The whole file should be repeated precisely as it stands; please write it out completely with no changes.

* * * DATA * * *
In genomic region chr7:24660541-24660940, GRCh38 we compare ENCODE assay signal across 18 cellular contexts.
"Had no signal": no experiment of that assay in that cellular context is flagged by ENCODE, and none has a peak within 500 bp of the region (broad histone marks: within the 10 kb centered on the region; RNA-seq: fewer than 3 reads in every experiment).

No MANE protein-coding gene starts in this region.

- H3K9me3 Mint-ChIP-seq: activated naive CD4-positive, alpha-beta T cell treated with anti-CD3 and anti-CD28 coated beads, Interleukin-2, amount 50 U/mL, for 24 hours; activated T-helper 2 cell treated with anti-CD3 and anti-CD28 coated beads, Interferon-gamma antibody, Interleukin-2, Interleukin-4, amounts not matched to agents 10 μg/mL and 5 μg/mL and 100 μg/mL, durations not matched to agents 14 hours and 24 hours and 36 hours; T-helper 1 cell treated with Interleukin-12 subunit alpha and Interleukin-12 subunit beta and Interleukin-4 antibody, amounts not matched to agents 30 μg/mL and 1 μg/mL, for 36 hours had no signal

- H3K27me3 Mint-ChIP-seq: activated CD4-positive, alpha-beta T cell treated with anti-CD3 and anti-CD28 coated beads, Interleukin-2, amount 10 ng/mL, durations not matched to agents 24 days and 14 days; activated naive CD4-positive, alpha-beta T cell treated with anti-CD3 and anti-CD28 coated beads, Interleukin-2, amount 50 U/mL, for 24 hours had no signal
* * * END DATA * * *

In genomic region chr7:24660541-24660940, GRCh38 we compare ENCODE assay signal across 18 cellular contexts.
"Had no signal": no experiment of that assay in that cellular context is flagged by ENCODE, and none has a peak within 500 bp of the region (broad histone marks: within the 10 kb centered on the region; RNA-seq: fewer than 3 reads in every experiment).

No MANE protein-coding gene starts in this region.

- H3K9me3 Mint-ChIP-seq: activated naive CD4-positive, alpha-beta T cell treated with anti-CD3 and anti-CD28 coated beads, Interleukin-2, amount 50 U/mL, for 24 hours; activated T-helper 2 cell treated with anti-CD3 and anti-CD28 coated beads, Interferon-gamma antibody, Interleukin-2, Interleukin-4, amounts not matched to agents 10 μg/mL and 5 μg/mL and 100 μg/mL, durations not matched to agents 14 hours and 24 hours and 36 hours; T-helper 1 cell treated with Interleukin-12 subunit alpha and Interleukin-12 subunit beta and Interleukin-4 antibody, amounts not matched to agents 30 μg/mL and 1 μg/mL, for 36 hours had no signal

- H3K27me3 Mint-ChIP-seq: activated CD4-positive, alpha-beta T cell treated with anti-CD3 and anti-CD28 coated beads, Interleukin-2, amount 10 ng/mL, durations not matched to agents 24 days and 14 days; activated naive CD4-positive, alpha-beta T cell treated with anti-CD3 and anti-CD28 coated beads, Interleukin-2, amount 50 U/mL, for 24 hours had no signal